When European Union officials first discussed the idea of a massive solar power plant in the Sahara to provide power to all of Europe, many people took it as a thought experiment, a plan that was far too outlandish to ever come to pass. But now a band of alternative energy companies have announced the formation of a consortium dedicated to pushing the project ahead.
The Desertec Industrial Initiative (DII) aims to provide 15% of Europe’s electricity by 2050 or earlier via power lines stretching across the desert and Mediterranean sea. The German-led consortium was brought together by Munich Re, the world’s biggest reinsurer, and consists of some of country’s biggest engineering and power companies [The Guardian].
Forget those bulky rooftop solar panels–the hot new thing in solar energy could be rooftop shingles that convert sunlight into electricity, and that blend in seamlessly with the standard asphalt shingles that top most houses. Dow Chemical has announced that it will begin selling its Powerhouse Solar Shingles in limited quantities in 2010, with a full roll-out the following year.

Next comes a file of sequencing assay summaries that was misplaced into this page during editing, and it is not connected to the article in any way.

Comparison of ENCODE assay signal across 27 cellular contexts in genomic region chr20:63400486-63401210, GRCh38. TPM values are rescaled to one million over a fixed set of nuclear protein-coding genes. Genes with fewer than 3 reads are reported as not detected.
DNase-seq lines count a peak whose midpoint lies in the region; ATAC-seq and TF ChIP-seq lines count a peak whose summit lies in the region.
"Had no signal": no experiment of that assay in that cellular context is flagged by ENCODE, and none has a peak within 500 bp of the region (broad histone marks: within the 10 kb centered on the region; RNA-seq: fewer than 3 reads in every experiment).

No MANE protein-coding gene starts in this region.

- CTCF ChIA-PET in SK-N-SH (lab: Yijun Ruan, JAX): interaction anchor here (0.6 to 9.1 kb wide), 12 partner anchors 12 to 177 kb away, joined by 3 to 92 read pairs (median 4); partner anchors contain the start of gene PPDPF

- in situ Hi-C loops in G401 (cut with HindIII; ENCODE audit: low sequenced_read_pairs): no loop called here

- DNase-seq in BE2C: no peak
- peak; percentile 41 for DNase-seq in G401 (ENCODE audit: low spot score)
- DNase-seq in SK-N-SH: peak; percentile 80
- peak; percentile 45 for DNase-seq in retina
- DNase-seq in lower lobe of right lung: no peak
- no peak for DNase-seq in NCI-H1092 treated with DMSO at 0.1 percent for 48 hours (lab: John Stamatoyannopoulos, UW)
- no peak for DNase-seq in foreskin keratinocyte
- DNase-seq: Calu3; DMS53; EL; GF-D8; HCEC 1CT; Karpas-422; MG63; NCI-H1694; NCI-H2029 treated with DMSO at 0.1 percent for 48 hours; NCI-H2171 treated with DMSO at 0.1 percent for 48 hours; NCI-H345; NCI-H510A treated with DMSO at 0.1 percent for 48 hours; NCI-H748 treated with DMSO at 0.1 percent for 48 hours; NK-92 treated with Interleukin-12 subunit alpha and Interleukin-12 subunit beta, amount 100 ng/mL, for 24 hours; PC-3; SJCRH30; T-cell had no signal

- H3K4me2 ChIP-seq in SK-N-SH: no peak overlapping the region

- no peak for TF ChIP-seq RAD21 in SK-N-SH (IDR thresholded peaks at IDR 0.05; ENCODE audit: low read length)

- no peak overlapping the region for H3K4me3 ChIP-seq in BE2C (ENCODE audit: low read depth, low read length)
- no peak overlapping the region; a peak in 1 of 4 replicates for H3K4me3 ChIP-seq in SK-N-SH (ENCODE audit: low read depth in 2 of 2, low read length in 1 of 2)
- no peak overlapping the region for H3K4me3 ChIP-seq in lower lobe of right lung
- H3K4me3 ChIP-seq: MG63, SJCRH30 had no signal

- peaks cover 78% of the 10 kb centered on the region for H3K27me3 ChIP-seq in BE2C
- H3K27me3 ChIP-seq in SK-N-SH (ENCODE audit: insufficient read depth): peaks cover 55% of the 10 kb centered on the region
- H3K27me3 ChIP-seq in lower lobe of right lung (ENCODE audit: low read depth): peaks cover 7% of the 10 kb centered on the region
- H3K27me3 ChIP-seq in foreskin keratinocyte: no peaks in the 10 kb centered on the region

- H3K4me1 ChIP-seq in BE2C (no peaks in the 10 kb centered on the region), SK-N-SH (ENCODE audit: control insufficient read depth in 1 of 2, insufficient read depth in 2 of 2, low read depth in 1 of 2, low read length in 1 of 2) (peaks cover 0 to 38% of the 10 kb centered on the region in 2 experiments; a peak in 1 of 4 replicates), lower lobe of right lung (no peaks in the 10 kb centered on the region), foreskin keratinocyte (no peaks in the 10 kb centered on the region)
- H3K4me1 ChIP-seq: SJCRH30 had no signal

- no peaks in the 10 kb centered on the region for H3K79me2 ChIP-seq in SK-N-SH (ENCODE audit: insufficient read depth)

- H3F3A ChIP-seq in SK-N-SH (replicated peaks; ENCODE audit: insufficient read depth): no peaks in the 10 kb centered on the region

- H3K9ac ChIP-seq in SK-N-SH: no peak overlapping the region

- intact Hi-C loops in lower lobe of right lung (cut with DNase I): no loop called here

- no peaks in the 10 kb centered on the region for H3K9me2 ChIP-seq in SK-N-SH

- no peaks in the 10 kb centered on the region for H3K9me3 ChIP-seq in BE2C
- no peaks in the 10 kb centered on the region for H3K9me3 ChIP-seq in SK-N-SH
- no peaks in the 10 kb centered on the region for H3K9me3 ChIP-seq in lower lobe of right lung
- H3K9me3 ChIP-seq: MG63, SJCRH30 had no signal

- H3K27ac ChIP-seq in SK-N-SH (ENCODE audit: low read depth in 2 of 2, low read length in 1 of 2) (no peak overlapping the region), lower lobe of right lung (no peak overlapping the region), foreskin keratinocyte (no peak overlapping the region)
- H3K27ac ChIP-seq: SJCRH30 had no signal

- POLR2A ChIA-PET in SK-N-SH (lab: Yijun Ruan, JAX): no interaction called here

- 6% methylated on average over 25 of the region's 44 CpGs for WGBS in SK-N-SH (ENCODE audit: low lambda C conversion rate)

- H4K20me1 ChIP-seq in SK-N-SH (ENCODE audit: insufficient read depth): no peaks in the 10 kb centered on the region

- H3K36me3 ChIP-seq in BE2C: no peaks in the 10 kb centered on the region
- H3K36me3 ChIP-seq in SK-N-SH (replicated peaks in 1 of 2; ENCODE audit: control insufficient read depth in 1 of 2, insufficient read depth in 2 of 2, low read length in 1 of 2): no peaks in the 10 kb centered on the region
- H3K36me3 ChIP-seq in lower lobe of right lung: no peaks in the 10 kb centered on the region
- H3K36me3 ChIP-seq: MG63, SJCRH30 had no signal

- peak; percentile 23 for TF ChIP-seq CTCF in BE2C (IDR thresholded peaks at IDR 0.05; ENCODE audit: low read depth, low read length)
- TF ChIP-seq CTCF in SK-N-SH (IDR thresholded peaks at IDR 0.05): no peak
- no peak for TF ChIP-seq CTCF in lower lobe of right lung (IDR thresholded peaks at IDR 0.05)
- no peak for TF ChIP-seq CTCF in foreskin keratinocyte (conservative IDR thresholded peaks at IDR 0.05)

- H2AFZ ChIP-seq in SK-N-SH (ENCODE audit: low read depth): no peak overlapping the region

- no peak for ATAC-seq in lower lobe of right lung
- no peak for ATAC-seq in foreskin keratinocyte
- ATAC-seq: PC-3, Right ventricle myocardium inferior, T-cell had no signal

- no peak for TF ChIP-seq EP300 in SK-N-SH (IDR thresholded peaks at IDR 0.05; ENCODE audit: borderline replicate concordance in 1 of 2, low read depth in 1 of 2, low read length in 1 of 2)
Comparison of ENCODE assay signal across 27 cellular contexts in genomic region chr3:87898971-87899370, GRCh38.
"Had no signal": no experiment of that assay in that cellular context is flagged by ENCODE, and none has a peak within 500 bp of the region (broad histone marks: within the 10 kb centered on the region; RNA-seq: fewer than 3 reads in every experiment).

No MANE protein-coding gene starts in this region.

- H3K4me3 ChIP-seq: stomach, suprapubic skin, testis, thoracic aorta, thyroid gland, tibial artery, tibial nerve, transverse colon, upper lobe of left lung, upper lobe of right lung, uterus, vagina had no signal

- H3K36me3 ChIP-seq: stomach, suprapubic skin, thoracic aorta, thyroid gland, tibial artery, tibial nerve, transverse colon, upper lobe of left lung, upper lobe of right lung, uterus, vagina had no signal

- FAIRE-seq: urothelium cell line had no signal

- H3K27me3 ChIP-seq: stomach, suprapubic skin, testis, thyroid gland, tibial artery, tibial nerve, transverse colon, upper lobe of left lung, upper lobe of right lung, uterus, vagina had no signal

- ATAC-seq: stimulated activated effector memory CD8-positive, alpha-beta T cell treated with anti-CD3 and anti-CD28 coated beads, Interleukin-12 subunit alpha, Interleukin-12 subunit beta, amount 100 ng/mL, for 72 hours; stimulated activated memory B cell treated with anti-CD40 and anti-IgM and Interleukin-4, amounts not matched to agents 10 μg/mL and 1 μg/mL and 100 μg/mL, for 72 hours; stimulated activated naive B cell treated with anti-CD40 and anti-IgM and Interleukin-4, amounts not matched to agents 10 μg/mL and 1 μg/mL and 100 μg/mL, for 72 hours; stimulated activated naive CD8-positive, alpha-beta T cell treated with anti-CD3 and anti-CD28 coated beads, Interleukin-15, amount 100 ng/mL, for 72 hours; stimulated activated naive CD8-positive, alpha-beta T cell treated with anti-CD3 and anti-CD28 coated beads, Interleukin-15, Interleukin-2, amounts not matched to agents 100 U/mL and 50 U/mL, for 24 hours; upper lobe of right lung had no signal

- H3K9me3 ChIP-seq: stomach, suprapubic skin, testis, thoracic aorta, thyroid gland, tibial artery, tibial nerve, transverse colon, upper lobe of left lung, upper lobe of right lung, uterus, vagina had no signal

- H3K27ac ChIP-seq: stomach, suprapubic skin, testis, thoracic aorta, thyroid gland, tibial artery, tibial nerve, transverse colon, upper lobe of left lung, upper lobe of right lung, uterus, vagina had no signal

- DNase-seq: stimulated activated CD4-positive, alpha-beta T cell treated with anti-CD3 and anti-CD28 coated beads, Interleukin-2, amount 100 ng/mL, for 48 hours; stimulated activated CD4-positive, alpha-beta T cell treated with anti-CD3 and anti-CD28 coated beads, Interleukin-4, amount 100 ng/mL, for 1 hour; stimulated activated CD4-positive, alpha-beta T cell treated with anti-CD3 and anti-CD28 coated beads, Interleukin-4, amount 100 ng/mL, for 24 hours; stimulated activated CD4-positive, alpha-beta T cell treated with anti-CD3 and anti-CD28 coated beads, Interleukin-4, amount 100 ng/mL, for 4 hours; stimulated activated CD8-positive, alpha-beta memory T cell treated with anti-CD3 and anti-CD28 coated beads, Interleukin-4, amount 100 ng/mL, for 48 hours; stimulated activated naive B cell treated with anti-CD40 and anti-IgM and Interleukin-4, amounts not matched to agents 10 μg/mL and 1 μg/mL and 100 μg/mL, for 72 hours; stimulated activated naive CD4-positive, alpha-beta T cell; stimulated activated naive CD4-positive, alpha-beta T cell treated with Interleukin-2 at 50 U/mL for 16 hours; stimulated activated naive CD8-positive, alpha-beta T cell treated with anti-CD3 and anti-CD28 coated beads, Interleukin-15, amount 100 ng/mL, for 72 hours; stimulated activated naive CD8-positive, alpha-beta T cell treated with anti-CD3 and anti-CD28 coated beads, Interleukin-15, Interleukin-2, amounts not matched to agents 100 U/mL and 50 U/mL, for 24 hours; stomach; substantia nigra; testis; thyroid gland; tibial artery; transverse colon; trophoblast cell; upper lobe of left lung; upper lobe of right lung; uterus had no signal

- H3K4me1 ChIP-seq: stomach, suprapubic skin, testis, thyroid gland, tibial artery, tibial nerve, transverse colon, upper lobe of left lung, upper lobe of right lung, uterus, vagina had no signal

Dow executive Jane Palmieri says the shingle incorporates a low-cost, thin-film photovoltaic cell device for capturing solar energy. Roofing contractors do not need specialized skills to install the product, she said. The cost was estimated by Palmieri at $27,000 for an array of solar shingles to offset 60 percent of a home’s power consumption [AP]. While that may seem pricey, it’s still far below the cost of an equivalent solar panel system.
When Chicago’s Sears Tower was completed in 1973 the 110-story building was the tallest in the world, and it offered a bold example of the human potential to build towards the clouds. Now, although the tower lost the title of tallest building to other skyscrapers in the 1990s, the tower hopes to dazzle the world anew with a fresh vision of urban architecture: The building will soon receive a $350 million environmental retrofit, with wind turbines, solar panels, and gardens all added to the building’s staggered rooftops.
The 5-year project would reduce the tower’s electricity use by 80 percent and save 24 million gallons of water a year, building owners and architects said…. “Our plans are very ambitious,” said John Huston of American Landmark Properties, who represents the building ownership. “Our plans to modernize and transform this icon will re-establish Sears Tower as a leader, a pioneer” [AP].